50 Before 50: Bonus city: Paris
If you know me even just a little bit, you know that I’m obsessed with basically only 2 things: Prince and Paris. So, while Paris is not a new-to-me city, I couldn’t not acknowledge it in my 50 Before 50 quest, as I will tack on two new cities while in France.
Where to start with my beloved Paris? It’s funny because Paris is far from perfect, as will be explained, but, for me, at least, the charms outweigh the petty inconveniences. To fill you in briefly on my current trip, I arrived in Paris on 5/31 and departed on 6/3 by train for a very small hamlet of a town a few hours away called D’Orquevaux, for an artists residency where we live and eat in a real chateau built in the 1700s. Much more on this in a separate post.
While in Paris, I decided to stay in possibly my favorite neighborhood anywhere: Montmartre. It’s the artisan/hippie/bohemian/red light district of Paris and is full of fun and funk. Home to Picasso, van Gogh, Toulouse Lautrec, Monet, and countless others, it’s sort of the artistic heartbeat of the city.
It also has one of my favorite monuments ever: the Basilique du Sacre-Coeur. The Sacred Heart Basilica. Sitting at the top of a small, but very steep hill, the Sacre Coeur dominates the northern skyline of Paris. Built as a place of worship for the Catholics, it is, according to most lists, the second most visited attraction in Paris, after the Eiffel Tower. Architecturally, it’s a mash up of a few different styles, such as Roman and Byzantine; it’s a striking and gorgeous structure. But my favorite story involving the Sacre Coeur takes place during the second world war. According to historians, a total of 13 bombs were dropped in the vicinity of the Sacre Coeur, but the the building itself was never hit. In a fascinating article entitled “Dark Days in Paris, the City of Light”, author Gene Santoro explains how, once Hitler began losing the war, he ordered the destruction of the Sacre Coeur, because of its beauty and cultural significance to Paris and France. It was to be a blow to one of the jewels of the city, as well as to the proud, French morale. After 13 tries, the only damage done to the Sacre Coeur was some broken stained glass windows. Viva la France.
Because the spot is indeed touristy, there are the obligatory swindlers hanging out ready to separate you from your euros . I stopped for a few minutes as a small crowd was gathered around a man who was working that ancient hustle known as ‘three cups and a ball’, where he shows you as he places the ball under one of the cups and then moves the cups around quickly so that you will lose track of which cup the ball is under. A woman watches, bets, and wins to cheers. Another person watches, and again, wins. If you pay close attention, it is doable. But then, ah, le scandale…the hustler, getting a little tired of losing money, starts his sly cheating. Here’s how the next few rounds go down. Would-be better approaches and watches. Once the hustler has gone through the moving of the cups sufficiently, the better, confident in their bet, goes for the wallet or purse. It is during this time the hustler, trying not to attract attention, quickly and slyly slides the middle cup out and around of the other cups, creating a new line up. The would-be better has not seen this, points to what they believe to be the winning cup (which it was), and the hustler quickly takes the money, reveals the now empty, losing cup, which provokes jeers and light scorn towards the hustler. A few of us throw up our voices and hands in indignation, but the hustler is unruffled. After a few rounds, there’s nothing left to do but shrug and move along. Viva la France.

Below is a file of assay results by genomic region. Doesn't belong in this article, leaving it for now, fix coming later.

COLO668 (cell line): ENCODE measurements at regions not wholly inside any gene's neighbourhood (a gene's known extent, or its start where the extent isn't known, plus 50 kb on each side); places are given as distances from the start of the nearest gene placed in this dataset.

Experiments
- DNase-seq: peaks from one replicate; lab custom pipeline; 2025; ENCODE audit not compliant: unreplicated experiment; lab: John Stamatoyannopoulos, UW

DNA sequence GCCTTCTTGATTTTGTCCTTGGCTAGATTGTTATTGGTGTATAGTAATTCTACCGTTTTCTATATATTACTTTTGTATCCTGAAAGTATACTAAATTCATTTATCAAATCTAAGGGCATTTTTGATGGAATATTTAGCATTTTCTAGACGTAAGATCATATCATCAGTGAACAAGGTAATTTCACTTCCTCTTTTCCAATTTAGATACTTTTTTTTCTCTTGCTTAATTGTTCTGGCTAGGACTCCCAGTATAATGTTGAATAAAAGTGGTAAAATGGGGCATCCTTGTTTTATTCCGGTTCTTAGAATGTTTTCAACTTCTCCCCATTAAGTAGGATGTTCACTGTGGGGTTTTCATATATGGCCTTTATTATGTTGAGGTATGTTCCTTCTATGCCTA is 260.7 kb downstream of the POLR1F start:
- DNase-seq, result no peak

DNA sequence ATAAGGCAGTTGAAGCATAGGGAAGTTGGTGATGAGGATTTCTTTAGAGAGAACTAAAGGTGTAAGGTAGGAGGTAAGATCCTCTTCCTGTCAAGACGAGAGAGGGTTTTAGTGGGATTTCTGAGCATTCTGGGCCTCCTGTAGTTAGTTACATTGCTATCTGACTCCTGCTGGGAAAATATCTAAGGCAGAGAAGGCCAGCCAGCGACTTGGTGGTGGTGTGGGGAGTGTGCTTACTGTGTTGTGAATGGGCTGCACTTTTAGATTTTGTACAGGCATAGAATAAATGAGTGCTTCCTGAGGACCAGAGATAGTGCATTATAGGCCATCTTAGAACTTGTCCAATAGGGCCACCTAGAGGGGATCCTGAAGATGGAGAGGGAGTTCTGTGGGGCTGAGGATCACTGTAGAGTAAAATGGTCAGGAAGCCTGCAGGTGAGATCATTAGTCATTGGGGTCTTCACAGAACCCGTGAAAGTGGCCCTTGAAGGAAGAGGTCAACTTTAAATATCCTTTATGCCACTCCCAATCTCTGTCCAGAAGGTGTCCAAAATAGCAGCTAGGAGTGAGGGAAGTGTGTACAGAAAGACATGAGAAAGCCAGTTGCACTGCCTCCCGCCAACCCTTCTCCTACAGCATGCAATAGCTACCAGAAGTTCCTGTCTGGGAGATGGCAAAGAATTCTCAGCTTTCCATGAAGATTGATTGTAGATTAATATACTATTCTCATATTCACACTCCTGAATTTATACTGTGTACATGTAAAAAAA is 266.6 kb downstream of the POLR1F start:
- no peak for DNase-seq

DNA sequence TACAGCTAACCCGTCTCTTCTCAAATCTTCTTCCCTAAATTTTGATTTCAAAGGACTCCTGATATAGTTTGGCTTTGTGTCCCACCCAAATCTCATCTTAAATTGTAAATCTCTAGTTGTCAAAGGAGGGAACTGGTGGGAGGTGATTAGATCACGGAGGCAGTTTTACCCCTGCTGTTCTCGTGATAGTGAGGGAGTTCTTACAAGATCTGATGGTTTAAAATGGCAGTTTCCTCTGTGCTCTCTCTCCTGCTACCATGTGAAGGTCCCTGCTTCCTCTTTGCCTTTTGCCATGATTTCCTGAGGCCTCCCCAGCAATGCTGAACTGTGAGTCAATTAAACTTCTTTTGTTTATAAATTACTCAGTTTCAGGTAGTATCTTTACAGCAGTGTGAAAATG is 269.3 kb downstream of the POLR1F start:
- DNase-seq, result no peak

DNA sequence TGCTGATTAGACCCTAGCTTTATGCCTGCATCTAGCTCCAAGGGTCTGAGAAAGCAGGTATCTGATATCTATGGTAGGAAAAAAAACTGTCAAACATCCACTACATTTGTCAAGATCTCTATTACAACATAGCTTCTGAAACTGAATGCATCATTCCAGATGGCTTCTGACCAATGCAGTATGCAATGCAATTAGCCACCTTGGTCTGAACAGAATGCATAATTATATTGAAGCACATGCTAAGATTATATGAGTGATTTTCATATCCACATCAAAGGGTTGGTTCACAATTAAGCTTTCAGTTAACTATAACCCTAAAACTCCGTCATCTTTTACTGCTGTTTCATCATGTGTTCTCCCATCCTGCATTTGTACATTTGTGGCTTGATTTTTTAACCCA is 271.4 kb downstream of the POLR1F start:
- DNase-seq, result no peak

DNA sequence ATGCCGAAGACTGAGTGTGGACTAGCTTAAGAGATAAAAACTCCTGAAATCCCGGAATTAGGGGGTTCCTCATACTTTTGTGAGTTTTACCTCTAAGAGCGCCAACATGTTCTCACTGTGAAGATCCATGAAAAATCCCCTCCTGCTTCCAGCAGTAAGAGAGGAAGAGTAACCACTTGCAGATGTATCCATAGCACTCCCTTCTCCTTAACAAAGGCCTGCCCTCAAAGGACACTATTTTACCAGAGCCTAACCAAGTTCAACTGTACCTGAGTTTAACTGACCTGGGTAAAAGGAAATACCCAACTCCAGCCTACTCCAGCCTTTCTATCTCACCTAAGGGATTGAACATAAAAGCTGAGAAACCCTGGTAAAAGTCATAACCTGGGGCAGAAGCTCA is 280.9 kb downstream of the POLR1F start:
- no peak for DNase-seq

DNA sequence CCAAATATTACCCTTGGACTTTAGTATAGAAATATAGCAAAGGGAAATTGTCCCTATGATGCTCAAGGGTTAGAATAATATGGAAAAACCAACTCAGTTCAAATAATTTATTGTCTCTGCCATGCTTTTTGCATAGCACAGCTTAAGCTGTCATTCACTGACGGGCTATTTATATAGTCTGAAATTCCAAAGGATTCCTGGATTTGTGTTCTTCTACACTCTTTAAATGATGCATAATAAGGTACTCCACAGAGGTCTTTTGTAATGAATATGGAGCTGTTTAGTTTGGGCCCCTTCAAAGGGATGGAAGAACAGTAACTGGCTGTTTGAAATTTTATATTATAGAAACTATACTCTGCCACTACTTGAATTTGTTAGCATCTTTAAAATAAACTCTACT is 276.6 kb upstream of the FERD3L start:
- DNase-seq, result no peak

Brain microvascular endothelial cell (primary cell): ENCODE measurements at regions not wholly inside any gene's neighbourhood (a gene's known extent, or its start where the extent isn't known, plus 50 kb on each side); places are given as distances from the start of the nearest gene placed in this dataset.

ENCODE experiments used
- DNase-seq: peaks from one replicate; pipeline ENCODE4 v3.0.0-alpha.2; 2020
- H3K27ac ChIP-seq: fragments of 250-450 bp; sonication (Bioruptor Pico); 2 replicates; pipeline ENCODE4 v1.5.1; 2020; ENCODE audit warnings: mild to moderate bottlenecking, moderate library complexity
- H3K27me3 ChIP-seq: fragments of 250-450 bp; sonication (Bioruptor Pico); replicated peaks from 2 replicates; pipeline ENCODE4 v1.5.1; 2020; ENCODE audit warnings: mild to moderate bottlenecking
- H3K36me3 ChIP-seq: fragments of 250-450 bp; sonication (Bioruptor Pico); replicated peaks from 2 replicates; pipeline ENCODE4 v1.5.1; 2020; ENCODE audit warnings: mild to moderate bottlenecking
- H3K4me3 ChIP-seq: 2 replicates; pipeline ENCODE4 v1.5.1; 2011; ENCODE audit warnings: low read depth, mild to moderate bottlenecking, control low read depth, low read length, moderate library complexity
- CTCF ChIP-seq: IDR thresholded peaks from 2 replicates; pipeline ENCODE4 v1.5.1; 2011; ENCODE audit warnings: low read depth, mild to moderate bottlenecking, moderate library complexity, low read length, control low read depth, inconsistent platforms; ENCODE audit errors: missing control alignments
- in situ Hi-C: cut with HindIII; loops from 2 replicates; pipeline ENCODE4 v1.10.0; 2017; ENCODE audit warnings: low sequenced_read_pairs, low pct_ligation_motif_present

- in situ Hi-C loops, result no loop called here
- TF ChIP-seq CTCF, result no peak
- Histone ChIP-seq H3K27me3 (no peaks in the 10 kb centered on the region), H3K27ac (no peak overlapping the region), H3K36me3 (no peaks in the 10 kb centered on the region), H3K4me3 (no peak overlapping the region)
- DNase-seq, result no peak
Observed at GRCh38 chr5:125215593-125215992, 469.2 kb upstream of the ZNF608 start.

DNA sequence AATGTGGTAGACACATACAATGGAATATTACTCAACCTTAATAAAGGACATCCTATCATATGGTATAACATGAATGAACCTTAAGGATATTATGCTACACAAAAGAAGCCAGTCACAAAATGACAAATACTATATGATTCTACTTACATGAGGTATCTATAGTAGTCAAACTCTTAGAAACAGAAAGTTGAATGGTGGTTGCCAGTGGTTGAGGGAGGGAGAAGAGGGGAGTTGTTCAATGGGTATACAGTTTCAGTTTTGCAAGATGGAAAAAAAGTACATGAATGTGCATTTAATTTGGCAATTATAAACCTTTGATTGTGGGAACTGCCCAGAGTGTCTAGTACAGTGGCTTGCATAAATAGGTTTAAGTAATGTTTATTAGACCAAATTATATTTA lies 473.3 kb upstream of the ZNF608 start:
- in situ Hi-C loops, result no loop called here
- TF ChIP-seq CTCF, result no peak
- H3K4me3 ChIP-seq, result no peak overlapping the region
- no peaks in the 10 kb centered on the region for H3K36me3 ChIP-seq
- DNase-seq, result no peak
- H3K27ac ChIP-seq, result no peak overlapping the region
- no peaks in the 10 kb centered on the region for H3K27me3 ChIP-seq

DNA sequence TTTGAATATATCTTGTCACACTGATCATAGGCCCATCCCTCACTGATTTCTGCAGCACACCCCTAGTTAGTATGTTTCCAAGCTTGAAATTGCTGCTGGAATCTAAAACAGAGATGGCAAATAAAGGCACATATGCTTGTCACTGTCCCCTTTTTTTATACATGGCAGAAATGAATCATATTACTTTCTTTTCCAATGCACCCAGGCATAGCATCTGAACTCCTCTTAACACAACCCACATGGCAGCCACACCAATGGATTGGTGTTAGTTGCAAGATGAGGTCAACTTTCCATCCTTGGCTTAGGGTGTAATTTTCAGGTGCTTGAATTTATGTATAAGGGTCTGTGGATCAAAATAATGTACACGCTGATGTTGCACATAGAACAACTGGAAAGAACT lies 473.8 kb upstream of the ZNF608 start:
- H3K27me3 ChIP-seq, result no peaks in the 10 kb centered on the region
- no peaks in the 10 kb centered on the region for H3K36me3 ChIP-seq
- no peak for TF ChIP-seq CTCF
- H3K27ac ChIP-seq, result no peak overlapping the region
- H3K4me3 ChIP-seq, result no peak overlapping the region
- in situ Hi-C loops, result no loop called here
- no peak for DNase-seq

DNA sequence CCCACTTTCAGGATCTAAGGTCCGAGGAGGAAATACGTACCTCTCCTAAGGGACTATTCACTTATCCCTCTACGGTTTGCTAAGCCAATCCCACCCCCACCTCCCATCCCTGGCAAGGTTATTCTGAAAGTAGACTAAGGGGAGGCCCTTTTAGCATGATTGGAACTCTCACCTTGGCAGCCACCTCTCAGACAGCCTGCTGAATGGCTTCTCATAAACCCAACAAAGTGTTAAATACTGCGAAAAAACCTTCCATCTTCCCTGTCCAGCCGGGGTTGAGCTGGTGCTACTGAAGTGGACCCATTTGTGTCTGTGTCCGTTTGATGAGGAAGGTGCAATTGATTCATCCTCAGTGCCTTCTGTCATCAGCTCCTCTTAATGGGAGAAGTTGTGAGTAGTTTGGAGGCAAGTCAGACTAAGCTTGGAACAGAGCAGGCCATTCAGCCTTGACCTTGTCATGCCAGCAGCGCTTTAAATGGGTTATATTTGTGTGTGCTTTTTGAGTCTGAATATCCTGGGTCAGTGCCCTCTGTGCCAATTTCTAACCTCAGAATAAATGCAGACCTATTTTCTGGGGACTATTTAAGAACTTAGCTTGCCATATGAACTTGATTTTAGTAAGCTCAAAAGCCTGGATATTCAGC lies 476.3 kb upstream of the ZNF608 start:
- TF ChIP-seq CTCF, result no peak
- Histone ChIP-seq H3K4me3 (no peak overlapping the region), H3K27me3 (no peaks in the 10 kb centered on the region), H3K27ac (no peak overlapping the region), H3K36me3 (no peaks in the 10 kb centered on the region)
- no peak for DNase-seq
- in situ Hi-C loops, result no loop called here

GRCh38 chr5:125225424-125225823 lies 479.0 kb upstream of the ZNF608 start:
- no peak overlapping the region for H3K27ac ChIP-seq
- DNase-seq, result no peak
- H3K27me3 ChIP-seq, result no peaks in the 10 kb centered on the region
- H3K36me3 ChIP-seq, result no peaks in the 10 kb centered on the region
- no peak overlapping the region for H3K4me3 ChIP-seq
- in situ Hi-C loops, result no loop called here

One new thing I did was attend a show at the Moulin Rouge, a world famous cabaret which opened in 1889. A variety act type show with splashes of vaudeville, burlesque, Cirque du Soleil and circus, I highly recommend it. Since I was flying seule, I was seated at a table for 6. There was one gentleman who apparently had someone bail on him and a group of 3 women of a certain age from California. Talking with them, I learned that one of the ladies had never left the USA before this trip. The fact that she was now here made me ecstatic, as I am a big believer in travel as a necessary means to learn about the world, our fellow humans, and ourselves. The world is so vast and wonderous, how on earth can we not want to explore at least some of it beyond our own towns?
But back to the topless ladies on stage…I mean, this is the Moulin Rouge. Truth be told, there is absolutely no narrative flow to this variety show, but that doesn’t really matter. Half the fun is wondering what kind of act is coming up next. I call this type of show a primarily “shine and strut” show where the focus is on spectacle (in this case, lavish) rather than heavy emotional impact, but there are a few moments that really awed. I think my favorite act was the roller-skating duo. Think of those jaw-dropping ice-skating sequences when the gentleman dangles the woman from a wrist and ankle as she whirls inches from the ground or when the woman’s feet are perched behind the gentleman’s neck, her head inches from the floor and his hands simply extended by his side, not securing her. Now imagine all of this done on a circular platform of about 7 feet in diameter.
Close behind this is the contortionist of unbelievable flexibility and the woman who swam with snakes. Yes, there is a big water tank hidden below the stage that is revealed, used, and then disappears. Something for everyone.
Still buzzing from the energy of the show, I hurried down into the metro stop and towards the platform just as a man had situated himself in a tiny corner with his back to passers by in order to, um, relieve himself. I chuckled, shrugged, and kept moving. Viva la France.
Coming Up: 50 Before 50: #4 – D’Orquevaux, France and #5 – Strasbourg, France